SLC45A2 is a transporter protein that mediates melanin synthesis. SLC45A2 is also a melanocyte differentiation antigen that is expressed in a high percentage of melanoma cell lines. A similar sequence gene in medaka fish, 'B,' encodes a transporter that mediates melanin synthesis. Mutations in this gene are a cause of oculocutaneous albinism type 4. Alternative splicing results in multiple transcript variants encoding different isoforms. Protein expression is localized to the melanosome, and analysis of the by knockdown of RNA expression leads to altered melanosome pH potentially altering tyrosinase function by affecting copper binding.
SLC45A2 has been found to play a role in pigmentation in several species. In humans, it has been identified as a factor in the light skin of Europeans and as an ancestry-informative marker (AIM) for distinguishing Sri Lankan from European ancestry. SLC45A2 is the so-called cream gene responsible in horses for buckskin, palomino and cremello coloration, while a mutation in this gene underlies the white tiger variant. In dogs a mutation to this gene causes white fur, pink skin, and blue eyes. SLC45A2 was identified as a melanoma tumor-associated antigen with high tumor specificity and reduced potential for autoimmune toxicity, and is currently in clinical development as a target for T-cell based immunotherapy.
^Nakayama K, Fukamachi S, Kimura H, Koda Y, Soemantri A, Ishida T (Mar 2002). "Distinctive distribution of AIM1 polymorphism among major human populations with different skin color". Journal of Human Genetics. 47 (2): 92–4. doi:10.1007/s100380200007. PMID11916009.
^Du J, Fisher DE (January 2002). "Identification of Aim-1 as the underwhite mouse mutant and its transcriptional regulation by MITF". The Journal of Biological Chemistry. 277 (1): 402–6. doi:10.1074/jbc.M110229200. PMID11700328.
^Hoek KS, Schlegel NC, Eichhoff OM, Widmer DS, Praetorius C, Einarsson SO, et al. (December 2008). "Novel MITF targets identified using a two-step DNA microarray strategy". Pigment Cell & Melanoma Research. 21 (6): 665–76. doi:10.1111/j.1755-148X.2008.00505.x. PMID19067971.
^Soejima M, Koda Y (January 2007). "Population differences of two coding SNPs in pigmentation-related genes SLC24A5 and SLC45A2". International Journal of Legal Medicine. 121 (1): 36–9. doi:10.1007/s00414-006-0112-z. PMID16847698.
^Wijesena HR, Schmutz SM (May–June 2015). "A Missense Mutation in SLC45A2 Is Associated with Albinism in Several Small Long Haired Dog Breeds". The Journal of Heredity. 106 (3): 285–8. doi:10.1093/jhered/esv008. PMID25790827.
Fukamachi S, Shimada A, Shima A (August 2001). "Mutations in the gene encoding B, a novel transporter protein, reduce melanin content in medaka". Nature Genetics. 28 (4): 381–5. doi:10.1038/ng584. PMID11479596.
Rundshagen U, Zühlke C, Opitz S, Schwinger E, Käsmann-Kellner B (February 2004). "Mutations in the MATP gene in five German patients affected by oculocutaneous albinism type 4". Human Mutation. 23 (2): 106–10. doi:10.1002/humu.10311. PMID14722913.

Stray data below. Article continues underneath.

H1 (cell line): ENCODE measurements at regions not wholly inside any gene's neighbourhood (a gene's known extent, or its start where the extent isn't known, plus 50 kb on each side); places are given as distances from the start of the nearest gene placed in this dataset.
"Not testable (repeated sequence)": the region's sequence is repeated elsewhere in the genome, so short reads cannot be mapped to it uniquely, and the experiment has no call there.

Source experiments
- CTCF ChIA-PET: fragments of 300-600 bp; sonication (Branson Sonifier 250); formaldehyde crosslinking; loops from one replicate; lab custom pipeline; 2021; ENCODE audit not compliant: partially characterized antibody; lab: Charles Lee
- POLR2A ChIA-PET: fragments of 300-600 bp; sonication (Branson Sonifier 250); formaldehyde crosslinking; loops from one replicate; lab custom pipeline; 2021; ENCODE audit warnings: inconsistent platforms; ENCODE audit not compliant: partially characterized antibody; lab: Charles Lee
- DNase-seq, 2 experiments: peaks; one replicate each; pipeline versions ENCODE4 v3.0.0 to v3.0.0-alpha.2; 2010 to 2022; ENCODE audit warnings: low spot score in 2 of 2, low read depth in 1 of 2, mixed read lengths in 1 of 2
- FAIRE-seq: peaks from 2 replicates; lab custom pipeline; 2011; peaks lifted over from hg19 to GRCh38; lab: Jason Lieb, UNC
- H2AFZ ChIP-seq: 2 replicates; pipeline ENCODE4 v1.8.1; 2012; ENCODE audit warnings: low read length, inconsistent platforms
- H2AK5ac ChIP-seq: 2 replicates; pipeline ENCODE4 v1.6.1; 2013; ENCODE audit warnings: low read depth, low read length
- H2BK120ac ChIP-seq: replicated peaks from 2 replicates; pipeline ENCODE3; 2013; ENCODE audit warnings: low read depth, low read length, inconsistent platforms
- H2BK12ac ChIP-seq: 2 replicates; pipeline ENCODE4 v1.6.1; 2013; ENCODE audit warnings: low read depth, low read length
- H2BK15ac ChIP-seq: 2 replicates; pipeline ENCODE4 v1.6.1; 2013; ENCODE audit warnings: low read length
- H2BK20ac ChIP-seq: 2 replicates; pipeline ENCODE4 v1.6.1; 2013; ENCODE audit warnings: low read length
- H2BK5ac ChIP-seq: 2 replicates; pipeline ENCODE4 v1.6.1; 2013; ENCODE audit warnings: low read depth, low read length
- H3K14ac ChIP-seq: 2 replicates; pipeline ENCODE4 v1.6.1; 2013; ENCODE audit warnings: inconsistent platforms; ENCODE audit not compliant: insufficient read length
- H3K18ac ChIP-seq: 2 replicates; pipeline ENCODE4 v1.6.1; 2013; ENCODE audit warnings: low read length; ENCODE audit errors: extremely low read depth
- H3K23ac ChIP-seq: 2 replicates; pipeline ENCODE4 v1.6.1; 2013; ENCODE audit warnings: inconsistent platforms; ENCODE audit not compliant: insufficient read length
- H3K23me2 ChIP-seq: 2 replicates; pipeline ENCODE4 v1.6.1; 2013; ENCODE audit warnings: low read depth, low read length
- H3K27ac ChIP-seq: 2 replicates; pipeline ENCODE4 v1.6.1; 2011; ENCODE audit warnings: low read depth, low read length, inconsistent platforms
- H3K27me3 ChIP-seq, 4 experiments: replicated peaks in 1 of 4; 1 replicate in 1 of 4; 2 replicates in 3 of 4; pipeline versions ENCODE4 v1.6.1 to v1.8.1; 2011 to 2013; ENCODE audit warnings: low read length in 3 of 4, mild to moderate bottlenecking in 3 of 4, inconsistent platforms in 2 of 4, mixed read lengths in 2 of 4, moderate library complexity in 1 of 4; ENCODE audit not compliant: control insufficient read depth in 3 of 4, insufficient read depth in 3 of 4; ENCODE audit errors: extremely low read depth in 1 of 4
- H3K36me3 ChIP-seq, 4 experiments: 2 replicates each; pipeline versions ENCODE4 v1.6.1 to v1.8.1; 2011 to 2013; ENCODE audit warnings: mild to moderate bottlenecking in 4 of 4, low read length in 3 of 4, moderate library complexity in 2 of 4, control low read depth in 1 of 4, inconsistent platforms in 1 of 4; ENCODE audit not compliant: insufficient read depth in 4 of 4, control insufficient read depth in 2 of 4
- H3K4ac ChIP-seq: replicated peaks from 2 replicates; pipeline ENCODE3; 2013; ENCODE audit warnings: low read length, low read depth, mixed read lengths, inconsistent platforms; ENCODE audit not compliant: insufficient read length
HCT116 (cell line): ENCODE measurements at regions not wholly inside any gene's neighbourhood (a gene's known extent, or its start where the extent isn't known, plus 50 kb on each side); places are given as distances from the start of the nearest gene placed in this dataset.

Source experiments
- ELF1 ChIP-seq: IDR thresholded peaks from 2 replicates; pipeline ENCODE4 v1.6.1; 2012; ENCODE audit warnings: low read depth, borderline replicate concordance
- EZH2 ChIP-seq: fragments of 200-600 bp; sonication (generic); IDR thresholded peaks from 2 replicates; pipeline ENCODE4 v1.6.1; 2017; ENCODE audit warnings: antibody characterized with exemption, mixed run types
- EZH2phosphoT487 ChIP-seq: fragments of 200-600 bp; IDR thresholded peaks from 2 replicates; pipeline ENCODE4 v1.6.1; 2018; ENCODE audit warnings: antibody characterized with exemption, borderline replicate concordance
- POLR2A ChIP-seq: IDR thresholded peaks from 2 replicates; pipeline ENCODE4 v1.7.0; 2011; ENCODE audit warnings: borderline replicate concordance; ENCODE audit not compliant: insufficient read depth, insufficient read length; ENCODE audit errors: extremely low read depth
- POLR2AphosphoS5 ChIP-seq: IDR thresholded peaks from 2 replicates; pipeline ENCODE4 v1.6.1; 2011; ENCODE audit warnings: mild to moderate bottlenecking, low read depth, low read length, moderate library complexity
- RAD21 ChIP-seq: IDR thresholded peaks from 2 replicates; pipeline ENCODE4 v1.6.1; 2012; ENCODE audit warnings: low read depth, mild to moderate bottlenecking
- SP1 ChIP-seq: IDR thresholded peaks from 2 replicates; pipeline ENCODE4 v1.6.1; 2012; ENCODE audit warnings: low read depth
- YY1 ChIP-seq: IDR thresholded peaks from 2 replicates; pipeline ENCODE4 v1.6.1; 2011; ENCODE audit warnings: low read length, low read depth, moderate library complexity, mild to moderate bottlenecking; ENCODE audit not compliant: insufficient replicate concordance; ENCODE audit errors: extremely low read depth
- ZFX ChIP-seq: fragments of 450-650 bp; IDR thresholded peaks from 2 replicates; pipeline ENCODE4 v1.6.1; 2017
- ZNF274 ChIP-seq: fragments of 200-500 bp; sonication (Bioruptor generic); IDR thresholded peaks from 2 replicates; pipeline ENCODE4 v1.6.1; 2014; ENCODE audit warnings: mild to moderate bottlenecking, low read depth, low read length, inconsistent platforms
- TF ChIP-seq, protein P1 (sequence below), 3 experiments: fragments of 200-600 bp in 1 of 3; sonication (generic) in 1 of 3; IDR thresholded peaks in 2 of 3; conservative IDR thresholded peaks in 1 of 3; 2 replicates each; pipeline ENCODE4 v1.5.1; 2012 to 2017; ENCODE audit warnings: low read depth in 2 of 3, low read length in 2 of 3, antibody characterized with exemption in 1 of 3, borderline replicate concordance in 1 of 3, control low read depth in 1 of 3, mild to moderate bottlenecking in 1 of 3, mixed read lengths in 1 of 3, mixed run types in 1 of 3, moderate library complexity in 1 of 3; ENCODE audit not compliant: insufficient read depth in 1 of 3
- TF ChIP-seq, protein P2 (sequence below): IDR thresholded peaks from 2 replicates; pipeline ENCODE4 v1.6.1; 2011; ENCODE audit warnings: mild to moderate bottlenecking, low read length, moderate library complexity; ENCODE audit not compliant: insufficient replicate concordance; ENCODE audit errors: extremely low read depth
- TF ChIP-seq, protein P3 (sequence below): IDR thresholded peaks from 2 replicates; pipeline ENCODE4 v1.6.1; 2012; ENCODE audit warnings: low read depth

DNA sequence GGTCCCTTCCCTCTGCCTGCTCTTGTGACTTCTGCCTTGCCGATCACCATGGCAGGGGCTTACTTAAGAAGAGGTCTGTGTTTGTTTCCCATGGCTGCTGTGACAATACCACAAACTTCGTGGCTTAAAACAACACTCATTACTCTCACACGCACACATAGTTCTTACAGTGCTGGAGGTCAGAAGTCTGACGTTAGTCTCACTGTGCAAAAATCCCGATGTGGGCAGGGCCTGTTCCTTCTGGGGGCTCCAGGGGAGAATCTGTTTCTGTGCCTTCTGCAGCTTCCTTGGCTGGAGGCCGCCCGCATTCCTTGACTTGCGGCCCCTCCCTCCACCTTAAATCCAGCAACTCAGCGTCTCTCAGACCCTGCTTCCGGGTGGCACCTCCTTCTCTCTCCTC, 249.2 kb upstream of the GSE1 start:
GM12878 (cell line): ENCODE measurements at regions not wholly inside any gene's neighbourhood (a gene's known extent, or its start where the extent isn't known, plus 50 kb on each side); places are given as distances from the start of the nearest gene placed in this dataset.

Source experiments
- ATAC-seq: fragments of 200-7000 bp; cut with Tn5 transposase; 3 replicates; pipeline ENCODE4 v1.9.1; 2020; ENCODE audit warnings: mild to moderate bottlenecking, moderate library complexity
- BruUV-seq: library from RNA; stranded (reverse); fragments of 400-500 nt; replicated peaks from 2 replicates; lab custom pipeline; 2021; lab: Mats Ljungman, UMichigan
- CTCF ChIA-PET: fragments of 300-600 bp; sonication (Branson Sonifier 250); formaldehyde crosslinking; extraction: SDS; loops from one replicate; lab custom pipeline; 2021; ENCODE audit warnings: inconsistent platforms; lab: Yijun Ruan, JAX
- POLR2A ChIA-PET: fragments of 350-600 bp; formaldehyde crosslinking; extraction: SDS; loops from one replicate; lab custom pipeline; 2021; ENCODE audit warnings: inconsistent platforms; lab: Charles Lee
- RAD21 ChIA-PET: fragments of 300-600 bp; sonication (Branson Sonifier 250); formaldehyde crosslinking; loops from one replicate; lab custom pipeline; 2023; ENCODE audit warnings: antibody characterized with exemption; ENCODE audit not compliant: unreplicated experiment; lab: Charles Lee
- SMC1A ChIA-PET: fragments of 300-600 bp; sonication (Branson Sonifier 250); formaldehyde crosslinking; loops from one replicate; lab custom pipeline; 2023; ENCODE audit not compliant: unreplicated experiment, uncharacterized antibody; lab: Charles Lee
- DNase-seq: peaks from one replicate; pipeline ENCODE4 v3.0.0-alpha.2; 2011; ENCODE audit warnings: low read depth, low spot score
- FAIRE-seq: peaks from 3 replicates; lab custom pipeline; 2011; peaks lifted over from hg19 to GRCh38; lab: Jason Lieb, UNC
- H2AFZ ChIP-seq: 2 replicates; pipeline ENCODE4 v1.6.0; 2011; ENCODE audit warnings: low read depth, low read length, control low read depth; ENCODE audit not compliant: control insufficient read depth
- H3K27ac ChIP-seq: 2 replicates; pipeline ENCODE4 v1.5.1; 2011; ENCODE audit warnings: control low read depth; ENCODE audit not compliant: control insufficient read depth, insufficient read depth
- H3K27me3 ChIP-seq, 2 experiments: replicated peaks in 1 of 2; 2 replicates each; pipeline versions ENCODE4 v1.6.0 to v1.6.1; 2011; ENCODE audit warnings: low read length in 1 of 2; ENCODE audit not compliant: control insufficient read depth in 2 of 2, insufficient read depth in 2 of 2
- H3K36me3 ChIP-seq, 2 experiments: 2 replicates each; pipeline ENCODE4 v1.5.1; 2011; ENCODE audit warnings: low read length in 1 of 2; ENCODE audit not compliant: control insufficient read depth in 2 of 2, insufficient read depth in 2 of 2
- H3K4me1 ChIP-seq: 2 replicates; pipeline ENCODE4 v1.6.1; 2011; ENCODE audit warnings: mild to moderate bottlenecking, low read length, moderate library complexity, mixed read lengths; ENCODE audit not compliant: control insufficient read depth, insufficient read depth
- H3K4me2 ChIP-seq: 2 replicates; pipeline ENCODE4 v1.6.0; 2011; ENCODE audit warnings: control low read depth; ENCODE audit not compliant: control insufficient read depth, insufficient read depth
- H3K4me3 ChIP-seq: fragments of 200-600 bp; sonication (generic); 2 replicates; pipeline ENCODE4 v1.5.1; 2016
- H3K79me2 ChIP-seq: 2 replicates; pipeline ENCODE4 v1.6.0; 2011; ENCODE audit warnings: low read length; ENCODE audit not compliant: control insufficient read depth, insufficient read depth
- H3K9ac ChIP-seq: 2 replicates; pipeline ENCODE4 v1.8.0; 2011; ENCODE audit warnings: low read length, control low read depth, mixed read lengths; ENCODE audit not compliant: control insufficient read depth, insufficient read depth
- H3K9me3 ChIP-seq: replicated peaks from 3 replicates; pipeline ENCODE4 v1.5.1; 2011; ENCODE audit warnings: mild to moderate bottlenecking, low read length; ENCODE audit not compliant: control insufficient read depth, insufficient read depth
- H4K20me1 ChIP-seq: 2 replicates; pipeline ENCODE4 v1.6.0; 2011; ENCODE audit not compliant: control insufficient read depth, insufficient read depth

Yuasa I, Umetsu K, Watanabe G, Nakamura H, Endoh M, Irizawa Y (December 2004). "MATP polymorphisms in Germans and Japanese: the L374F mutation as a population marker for Caucasoids". International Journal of Legal Medicine. 118 (6): 364–6. doi:10.1007/s00414-004-0490-z. PMID15455243.
Suzuki T, Inagaki K, Fukai K, Obana A, Lee ST, Tomita Y (January 2005). "A Korean case of oculocutaneous albinism type IV caused by a D157N mutation in the MATP gene". The British Journal of Dermatology. 152 (1): 174–5. doi:10.1111/j.1365-2133.2005.06403.x. PMID15656822.
Graf J, Hodgson R, van Daal A (March 2005). "Single nucleotide polymorphisms in the MATP gene are associated with normal human pigmentation variation". Human Mutation. 25 (3): 278–84. doi:10.1002/humu.20143. PMID15714523.
Soejima M, Koda Y (January 2007). "Population differences of two coding SNPs in pigmentation-related genes SLC24A5 and SLC45A2". International Journal of Legal Medicine. 121 (1): 36–9. doi:10.1007/s00414-006-0112-z. PMID16847698.
Lezirovitz K, Nicastro FS, Pardono E, Abreu-Silva RS, Batissoco AC, Neustein I, et al. (2006). "Is autosomal recessive deafness associated with oculocutaneous albinism a "coincidence syndrome"?". Journal of Human Genetics. 51 (8): 716–20. doi:10.1007/s10038-006-0003-7. PMID16868655.
Chi A, Valencia JC, Hu ZZ, Watabe H, Yamaguchi H, Mangini NJ, et al. (November 2006). "Proteomic and bioinformatic characterization of the biogenesis and function of melanosomes". Journal of Proteome Research. 5 (11): 3135–44. doi:10.1021/pr060363j. PMID17081065.
Zühlke C, Criée C, Gemoll T, Schillinger T, Kaesmann-Kellner B (June 2007). "Polymorphisms in the genes for oculocutaneous albinism type 1 and type 4 in the German population". Pigment Cell Research. 20 (3): 225–7. doi:10.1111/j.1600-0749.2007.00377.x. PMID17516931.
Sengupta M, Chaki M, Arti N, Ray K (August 2007). "SLC45A2 variations in Indian oculocutaneous albinism patients". Molecular Vision. 13: 1406–11. PMID17768386.